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A modern way of doing Chekhov: The Cherry Orchard Review

It often feels like versions of Chekhov can be categorised neatly into either the “traditional” realist productions or the modern adaptations. So, in place of Chekhov’s gun, reviews of productions seem to operate on the principle of Chekhov’s samovar. If the set includes a samovar, reviewers are sure to tell you about it, and, if not, they let you know all the same. For the majority of Harry Brook’s Cherry Orchard, which showed at The Oxford Playhouse in Week 2, we are faced with a production that looks as realist as they come. Isabelle Kori’s set design and Ailish Guaghan’s costume design complement each other to keep the first three acts looking period. It’s fair to say that there’s not much in the set that is distinctly Russian: when Isle-Lee van Niekerk’s Lyubov declares ‘I love this country’, the house she owns doesn’t seem to give us any evidence of the claim. However, this is not necessarily a bad thing. Part of what is so interesting about the Russian gentry Chekhov brought to the stage is their disconnect from the vast majority of the people that surrounded them. Will Shackleton, whose Yasha is desperate to leave for Paris, convincingly plays his discontent not with Russia as Russia, but rather with Russia as nothing at all

If the look of the production is traditional, then Esme Buzzard’s translation is distinctly fresh. This might be the old Chekhov of the country estate, but in Buzzard’s rendering it contains ‘goddamn bookcases’ and is approached by ‘fuckoff railways’. The present-day vernacular is relished by all the actors, with Jules Upson’s Lopakhin feeling remarkably reminiscent of today’s smarmy corporate busybodies. Brook’s direction is equally unafraid to bring out parts of Chekhov’s characters which older productions might have left only implied: the staging of Yasha’s relationship with Catty Claire Williams Boyce’s Dunyasha is immediate and uncompromising. At one point they even enter with Yasha zipping his flies and Dunyasha wiping her lips. The stand-out performance, though, is undeniably Van Niekerk’s Lyubov. She brings deep emotion to all aspects of her performance, but most impressive is the sheer strength of her voice. A theatre the size of the Oxford Playhouse presents a challenge to untrained student actors that doesn’t arise at smaller venues like the Pilch, yet van Niekerk’s lines are especially resonant.

By the end of the third act, what we seem to have is an impressively well-executed version of Chekhov’s classic. The realism works as is intended, and Brook has integrated a new sensibility to a long established way of doing Chekhov. The fourth and final act brings this to another level. Lopakhin, the nouveau-riche grandson of a serf, buys the estate at auction. Here we see Chekhov’s abiding concern with the replacement of Russia’s indebted aristocracy, so that he now seems prophetic of the events of 1917. The decline of the landed gentry and the old Europe also precipitated the end of the realist project. If Chekhov foresaw 1917, then 1922 and avant-garde modernism is equally significant. Chekhov is a realist par excellence, but the plays also contain the seeds of their own demise.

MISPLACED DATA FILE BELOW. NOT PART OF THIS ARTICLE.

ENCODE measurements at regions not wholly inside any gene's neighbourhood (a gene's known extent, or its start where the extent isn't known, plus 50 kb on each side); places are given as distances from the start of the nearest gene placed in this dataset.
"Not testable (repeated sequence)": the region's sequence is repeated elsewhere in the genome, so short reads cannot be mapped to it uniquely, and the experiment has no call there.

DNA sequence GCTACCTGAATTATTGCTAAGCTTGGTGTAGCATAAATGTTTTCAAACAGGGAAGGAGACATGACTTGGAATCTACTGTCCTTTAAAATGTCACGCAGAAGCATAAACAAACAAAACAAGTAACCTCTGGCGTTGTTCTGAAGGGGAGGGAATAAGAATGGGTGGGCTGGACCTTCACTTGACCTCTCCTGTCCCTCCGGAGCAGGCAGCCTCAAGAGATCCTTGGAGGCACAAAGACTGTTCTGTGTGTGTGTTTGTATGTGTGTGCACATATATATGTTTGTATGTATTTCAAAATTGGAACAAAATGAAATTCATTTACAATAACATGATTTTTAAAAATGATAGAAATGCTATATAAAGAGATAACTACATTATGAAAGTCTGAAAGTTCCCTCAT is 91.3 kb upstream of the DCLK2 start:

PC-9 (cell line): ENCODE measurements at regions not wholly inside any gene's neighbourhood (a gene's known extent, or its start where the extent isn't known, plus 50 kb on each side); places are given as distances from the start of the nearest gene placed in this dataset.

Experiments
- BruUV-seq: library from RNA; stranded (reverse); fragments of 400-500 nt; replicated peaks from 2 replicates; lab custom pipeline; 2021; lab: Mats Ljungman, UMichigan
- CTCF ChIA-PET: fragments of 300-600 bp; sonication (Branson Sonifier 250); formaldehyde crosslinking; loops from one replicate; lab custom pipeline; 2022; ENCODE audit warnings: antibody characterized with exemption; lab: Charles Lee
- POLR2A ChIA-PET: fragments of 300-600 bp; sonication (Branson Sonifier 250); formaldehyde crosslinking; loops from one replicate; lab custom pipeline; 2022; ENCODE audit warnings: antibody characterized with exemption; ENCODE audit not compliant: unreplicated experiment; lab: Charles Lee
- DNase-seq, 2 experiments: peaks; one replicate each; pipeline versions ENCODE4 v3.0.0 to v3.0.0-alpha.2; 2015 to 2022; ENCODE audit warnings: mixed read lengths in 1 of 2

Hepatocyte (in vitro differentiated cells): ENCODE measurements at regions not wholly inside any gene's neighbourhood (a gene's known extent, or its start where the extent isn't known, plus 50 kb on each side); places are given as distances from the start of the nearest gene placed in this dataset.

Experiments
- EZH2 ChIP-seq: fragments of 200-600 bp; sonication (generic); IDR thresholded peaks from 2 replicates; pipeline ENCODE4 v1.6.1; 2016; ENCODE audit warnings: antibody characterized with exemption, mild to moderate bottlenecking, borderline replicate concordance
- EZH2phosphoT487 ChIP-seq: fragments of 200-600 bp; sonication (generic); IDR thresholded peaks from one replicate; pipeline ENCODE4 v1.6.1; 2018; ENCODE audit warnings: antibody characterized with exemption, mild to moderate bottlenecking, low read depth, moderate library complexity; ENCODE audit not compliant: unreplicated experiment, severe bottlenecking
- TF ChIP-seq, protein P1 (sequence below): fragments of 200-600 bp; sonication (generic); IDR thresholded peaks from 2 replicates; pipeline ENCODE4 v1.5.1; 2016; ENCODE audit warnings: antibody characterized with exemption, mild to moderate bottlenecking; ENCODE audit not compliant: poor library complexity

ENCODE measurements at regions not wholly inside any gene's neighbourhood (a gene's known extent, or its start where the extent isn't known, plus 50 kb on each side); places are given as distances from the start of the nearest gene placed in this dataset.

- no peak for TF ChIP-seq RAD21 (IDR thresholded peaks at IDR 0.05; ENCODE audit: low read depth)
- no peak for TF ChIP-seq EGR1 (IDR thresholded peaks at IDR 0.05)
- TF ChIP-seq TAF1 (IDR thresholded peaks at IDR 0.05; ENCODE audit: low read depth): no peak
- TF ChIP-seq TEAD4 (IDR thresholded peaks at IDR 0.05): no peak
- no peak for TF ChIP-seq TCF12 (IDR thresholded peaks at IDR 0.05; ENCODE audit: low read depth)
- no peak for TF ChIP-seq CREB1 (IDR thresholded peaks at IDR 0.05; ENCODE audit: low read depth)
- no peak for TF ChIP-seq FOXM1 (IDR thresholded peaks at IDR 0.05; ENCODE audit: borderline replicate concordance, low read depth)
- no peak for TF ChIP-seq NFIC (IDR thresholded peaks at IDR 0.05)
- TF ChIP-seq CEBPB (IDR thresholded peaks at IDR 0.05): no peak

So, when in the fourth act we are expecting only the family belongings to be packed up and the cherry orchard to be chopped down, Brook opts to stage the demise of the realist stage itself. Characters, to varying degrees, shed their period costume, and the walls of the house are wheeled around to reveal chipboard backs with director’s notes scribbled on them. The proscenium arch, so often realism’s metonyn, raises itself to reveal the lighting rig hidden behind it. There are productions in which these kinds of twists feel like flashy distractions. Revealing the stage lights runs the risk of seeming gimmicky, or just a copy of The Fresh Prince of Bel Air, when Will asks ‘If we so rich, why we can’t afford no ceiling?’ before the camera pans up to the lighting rig. In Brooks’ version, though, since the realism was taken seriously, it feels like the twist has been earnt. Each actor remains on stage throughout the act (this, alongside the chipboard, seems a nod towards Jamie Lloyd’s version of The Seagull at The National Theatre), conversations appear fleeting, and we become aware that the social relations which the characters are so consumed by are – at the Playhouse in 2024 but also in the Russian provinces of the fin-de-siecle – performed. Rosie Mahendra, who is strong throughout but especially so in the final act, leads the troupe off stage, and the upstage wall opens to show the outside world, complete with a Madri tent. Only Joe Rachman’s Firs is left behind. Once he lies motionless on stage, sound designer Iona Blair baits the audience into tentative applause, before we hear the final sounds of chainsaws and falling trees.

In the first act, Cosimo Avisio’s Gaev had announced ‘If a large number of cures is suggested for a particular disease, it means the disease is incurable’, and perhaps the same is true of Chekhov. His plays contain so many possibilities, so many interpretations, that to put them on is to come to terms with the fact that you can’t do justice to them all. Harry Brook has done justice to more than most.

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